Home   News   Article

Stone calls for more support for Highland families after survey of carers


By Gordon Calder

Contribute to support quality local journalism



CARERS in Caithness and elsewhere in the Highlands deserve better from the Scottish Government and need to have their voices heard "loud and clear", north MP Jamie Stone has said.

He has contacted Scotland's health secretary Jeane Freeman and asked her to give more support to Highland families in need.

Mr Stone, the Liberal Democrat MP for Caithness, Sutherland and Easter Ross, spoke out after a survey revealed how badly coronavirus has affected disabled children and young people, especially those with autism, who are "really struggling with the changes to their routines".

He pointed out that the survey – conducted by Inclusion Scotland – drew 119 responses from carers and disabled people in the Highlands, the highest of all 32 Scottish local authority areas. One in four responses came from a family carer of a disabled child or young person in the north.

Out of these respondents, three in four said the pandemic negatively affected their mental health and wellbeing, with two in three having difficulty accessing specialist dietary needs and medicines.

One in three said the availability of social care support was lacking, while a similar proportion reported a loss of routine and additional support for learning during the Covid-19 crisis.

Mr Stone said: "Behind these statistics are people we all know. What really stands out from the survey is just how badly the coronavirus has affected disabled children and young people, especially those with autism, who are really struggling with the changes to their routines."

He added: "We need our governments to focus on supporting the unsung heroes that care for their relatives, whether it's their parent, spouse or child.

A survey revealed how badly coronavirus has affected disabled children and young people, especially those with autism, who are "really struggling with the changes to their routines", according to Jamie Stone.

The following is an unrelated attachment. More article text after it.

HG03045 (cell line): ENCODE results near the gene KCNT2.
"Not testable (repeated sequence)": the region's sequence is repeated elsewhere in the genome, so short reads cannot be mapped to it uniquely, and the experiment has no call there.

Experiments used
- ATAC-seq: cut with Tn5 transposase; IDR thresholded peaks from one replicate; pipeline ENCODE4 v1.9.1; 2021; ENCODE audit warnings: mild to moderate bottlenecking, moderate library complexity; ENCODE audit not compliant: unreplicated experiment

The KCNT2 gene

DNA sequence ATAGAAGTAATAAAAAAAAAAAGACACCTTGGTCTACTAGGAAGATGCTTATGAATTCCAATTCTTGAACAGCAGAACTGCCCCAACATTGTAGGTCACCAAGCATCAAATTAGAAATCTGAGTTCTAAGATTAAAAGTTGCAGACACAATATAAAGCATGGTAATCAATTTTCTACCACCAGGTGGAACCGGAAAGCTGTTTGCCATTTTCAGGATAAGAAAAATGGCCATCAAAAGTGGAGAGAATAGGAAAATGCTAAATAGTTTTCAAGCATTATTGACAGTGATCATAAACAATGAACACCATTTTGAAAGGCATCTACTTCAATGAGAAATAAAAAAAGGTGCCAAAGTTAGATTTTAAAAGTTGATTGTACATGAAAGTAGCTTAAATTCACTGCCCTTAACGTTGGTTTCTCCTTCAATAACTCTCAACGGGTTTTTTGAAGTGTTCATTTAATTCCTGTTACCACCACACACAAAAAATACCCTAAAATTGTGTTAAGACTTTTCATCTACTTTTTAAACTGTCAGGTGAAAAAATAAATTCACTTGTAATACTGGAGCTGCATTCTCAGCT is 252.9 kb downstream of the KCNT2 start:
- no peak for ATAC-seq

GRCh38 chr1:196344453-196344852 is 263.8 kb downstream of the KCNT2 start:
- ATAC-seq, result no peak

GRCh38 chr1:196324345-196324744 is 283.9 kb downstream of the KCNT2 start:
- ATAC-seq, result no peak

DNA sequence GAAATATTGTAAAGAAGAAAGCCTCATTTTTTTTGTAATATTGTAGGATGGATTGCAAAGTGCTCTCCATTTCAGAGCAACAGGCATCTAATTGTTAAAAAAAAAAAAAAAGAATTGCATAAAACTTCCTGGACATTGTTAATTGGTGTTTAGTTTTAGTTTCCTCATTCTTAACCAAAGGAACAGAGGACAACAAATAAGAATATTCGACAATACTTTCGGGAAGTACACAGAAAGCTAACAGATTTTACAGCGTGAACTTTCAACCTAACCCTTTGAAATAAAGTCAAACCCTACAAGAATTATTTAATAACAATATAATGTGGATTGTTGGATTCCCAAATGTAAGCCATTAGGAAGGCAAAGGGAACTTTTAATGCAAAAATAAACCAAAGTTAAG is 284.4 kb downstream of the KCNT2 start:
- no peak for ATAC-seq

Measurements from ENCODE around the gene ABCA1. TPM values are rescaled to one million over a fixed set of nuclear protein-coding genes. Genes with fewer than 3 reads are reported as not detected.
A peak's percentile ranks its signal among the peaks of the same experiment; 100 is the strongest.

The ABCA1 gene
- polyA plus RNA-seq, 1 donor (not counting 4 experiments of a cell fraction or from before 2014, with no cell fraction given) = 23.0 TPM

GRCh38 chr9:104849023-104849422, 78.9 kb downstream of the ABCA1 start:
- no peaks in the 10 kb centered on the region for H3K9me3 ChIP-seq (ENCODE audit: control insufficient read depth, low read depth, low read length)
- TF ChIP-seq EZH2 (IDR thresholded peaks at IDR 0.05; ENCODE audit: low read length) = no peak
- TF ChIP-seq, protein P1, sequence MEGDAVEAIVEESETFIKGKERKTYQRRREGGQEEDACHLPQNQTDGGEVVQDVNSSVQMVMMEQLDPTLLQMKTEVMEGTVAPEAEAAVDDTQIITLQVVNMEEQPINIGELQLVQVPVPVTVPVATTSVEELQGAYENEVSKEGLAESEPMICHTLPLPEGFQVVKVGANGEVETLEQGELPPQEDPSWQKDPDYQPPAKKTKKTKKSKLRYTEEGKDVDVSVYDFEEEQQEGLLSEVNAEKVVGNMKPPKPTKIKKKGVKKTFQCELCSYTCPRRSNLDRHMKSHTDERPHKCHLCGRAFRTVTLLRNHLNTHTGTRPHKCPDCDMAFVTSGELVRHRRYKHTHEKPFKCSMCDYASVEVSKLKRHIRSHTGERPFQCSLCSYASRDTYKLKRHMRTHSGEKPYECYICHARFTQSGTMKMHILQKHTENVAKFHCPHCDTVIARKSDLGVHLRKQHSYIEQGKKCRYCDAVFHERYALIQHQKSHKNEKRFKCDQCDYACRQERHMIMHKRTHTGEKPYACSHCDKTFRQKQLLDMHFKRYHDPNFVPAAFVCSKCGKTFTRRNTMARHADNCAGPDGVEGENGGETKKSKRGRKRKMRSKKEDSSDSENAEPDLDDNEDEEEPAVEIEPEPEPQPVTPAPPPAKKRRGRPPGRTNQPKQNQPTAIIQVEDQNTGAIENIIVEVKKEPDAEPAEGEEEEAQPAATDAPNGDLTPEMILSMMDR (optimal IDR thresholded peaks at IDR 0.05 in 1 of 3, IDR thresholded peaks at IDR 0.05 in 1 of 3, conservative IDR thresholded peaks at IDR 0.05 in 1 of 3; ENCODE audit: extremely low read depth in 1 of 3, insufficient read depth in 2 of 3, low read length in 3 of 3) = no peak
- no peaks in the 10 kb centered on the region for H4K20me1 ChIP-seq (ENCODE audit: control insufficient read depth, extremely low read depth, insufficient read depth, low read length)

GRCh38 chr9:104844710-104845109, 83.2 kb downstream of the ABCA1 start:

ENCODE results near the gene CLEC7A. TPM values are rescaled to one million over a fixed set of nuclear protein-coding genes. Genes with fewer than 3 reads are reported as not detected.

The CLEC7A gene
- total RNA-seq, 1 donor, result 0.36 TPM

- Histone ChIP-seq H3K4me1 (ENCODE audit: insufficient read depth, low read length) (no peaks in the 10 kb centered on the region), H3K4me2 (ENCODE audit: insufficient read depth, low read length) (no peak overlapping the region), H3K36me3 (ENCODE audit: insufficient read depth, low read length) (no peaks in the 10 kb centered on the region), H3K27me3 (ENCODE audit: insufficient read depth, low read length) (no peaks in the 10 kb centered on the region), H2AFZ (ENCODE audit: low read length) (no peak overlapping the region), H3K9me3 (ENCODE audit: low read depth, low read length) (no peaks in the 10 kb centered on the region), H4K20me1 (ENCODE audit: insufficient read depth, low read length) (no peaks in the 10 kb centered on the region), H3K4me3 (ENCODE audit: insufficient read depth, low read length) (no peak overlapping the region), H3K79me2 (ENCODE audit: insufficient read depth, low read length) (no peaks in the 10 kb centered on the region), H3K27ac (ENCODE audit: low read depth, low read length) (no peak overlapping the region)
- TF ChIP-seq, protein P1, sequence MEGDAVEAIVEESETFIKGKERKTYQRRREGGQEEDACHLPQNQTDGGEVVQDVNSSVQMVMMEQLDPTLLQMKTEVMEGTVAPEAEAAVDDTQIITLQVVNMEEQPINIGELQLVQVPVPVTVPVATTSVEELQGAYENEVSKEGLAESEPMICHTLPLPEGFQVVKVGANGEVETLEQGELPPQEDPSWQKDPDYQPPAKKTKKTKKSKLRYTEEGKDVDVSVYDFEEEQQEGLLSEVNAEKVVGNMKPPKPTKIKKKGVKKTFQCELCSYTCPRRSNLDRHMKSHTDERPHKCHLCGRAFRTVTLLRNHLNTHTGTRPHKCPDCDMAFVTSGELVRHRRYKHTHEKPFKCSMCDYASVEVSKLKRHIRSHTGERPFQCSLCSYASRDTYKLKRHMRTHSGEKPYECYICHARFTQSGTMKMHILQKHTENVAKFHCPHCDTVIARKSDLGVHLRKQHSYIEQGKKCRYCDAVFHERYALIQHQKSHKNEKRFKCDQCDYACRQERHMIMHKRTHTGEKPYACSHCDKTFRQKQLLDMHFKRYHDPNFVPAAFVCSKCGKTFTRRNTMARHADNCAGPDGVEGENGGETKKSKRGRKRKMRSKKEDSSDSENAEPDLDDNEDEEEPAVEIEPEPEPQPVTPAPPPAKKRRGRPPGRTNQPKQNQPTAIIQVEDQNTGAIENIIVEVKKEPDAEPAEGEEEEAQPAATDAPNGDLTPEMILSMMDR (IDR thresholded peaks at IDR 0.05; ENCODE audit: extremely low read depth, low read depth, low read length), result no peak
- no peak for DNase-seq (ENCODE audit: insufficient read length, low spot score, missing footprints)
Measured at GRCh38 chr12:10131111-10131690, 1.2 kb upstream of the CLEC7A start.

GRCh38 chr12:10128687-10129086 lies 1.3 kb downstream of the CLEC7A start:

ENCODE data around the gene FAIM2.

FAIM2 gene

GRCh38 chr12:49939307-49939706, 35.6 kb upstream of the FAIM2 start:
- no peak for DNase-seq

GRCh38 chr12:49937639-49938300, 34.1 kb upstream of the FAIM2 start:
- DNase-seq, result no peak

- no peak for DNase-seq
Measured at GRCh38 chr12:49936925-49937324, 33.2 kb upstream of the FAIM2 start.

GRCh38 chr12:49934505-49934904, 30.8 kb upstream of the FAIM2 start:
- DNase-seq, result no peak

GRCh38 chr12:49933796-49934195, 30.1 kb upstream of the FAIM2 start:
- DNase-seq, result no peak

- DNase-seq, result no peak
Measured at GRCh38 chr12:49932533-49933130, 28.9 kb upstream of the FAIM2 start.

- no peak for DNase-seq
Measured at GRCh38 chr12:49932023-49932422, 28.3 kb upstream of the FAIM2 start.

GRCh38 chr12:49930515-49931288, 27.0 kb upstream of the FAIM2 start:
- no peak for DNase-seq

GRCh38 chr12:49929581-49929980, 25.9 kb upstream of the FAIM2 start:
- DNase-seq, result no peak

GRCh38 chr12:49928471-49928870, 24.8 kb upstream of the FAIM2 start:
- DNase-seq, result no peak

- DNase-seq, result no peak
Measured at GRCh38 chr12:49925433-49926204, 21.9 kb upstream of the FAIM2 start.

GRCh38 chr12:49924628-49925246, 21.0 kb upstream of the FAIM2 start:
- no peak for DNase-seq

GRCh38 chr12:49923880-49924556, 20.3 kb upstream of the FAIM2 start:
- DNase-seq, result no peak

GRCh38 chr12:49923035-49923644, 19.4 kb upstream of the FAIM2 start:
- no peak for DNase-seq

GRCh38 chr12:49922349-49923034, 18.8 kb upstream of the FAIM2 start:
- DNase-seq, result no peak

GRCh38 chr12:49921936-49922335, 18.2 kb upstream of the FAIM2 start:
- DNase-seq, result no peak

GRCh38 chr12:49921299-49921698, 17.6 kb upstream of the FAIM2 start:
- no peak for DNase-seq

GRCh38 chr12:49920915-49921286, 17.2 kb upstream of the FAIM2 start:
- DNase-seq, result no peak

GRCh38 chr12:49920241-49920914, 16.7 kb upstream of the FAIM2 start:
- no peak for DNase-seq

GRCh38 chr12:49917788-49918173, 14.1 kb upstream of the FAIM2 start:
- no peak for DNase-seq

A survey revealed how badly coronavirus has affected disabled children and young people, especially those with autism, who are "really struggling with the changes to their routines", according to Jamie Stone.

"Sadly, years of underfunding and centralisation of health services has done nothing to help the families most hit by the pandemic. I have forwarded the information to the Scottish health minister and asked her to give more support to those Highland families in need.

"Carers in the Highlands deserve better from the Scottish Government. I sincerely hope that their voices are heard loud and clear."

John Beaton of Inclusion Scotland said: "Insufficient funding for services provided before Covid-19 restrictions combined with widening inequity in access to goods and services during lockdown has had an unprecedented impact on the families who most need our support.

"Seventy-five per cent of families who responded to our survey in Highland reported an adverse impact on their health and wellbeing.

"The socio-economic aftershock of the coronavirus will leave these disabled children and young people likely to face the biggest challenges of their generation in accessing goods and services vital to their educational attainment, social inclusion and wellbeing through no fault of their own."


This website is powered by the generosity of readers like you.
Please donate what you can afford to help us keep our communities informed.

BECOME A SUPPORTER

In these testing times, your support is more important than ever. Thank you.



This site uses cookies. By continuing to browse the site you are agreeing to our use of cookies - Learn More